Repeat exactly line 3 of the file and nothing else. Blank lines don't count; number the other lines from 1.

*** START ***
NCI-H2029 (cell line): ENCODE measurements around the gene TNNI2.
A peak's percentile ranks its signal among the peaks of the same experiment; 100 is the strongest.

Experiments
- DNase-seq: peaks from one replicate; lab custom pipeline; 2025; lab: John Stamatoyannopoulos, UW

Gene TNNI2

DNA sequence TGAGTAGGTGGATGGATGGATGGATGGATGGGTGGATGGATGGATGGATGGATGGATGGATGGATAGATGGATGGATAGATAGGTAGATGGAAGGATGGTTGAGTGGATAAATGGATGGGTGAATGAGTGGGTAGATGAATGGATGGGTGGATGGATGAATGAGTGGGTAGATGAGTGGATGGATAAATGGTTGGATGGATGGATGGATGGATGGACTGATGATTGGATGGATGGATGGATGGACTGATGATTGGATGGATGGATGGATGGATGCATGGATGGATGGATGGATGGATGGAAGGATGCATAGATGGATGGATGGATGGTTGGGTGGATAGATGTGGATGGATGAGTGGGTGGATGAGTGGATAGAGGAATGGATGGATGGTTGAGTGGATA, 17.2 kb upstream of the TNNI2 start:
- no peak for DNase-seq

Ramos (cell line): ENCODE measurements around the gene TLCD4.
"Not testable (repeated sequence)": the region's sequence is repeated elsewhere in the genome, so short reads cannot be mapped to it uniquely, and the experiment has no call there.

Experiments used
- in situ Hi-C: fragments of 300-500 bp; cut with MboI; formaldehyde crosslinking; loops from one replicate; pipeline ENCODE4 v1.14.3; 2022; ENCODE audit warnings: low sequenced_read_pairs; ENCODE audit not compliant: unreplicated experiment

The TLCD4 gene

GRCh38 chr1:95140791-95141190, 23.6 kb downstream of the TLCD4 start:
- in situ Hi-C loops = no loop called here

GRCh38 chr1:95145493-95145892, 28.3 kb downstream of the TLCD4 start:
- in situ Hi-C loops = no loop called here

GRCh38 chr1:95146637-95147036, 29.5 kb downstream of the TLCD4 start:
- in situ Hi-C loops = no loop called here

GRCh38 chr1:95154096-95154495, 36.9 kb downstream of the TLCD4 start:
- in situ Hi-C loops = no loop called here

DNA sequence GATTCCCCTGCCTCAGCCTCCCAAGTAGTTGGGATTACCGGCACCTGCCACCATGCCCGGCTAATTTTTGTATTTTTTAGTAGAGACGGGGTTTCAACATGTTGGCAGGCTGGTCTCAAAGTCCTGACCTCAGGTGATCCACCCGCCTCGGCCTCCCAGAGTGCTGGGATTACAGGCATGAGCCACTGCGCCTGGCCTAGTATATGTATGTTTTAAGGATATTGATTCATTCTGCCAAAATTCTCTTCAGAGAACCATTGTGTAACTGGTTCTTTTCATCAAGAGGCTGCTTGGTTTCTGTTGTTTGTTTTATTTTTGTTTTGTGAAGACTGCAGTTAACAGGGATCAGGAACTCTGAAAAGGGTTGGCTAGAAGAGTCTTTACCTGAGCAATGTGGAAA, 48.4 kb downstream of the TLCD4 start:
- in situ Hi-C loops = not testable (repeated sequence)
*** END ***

Experiments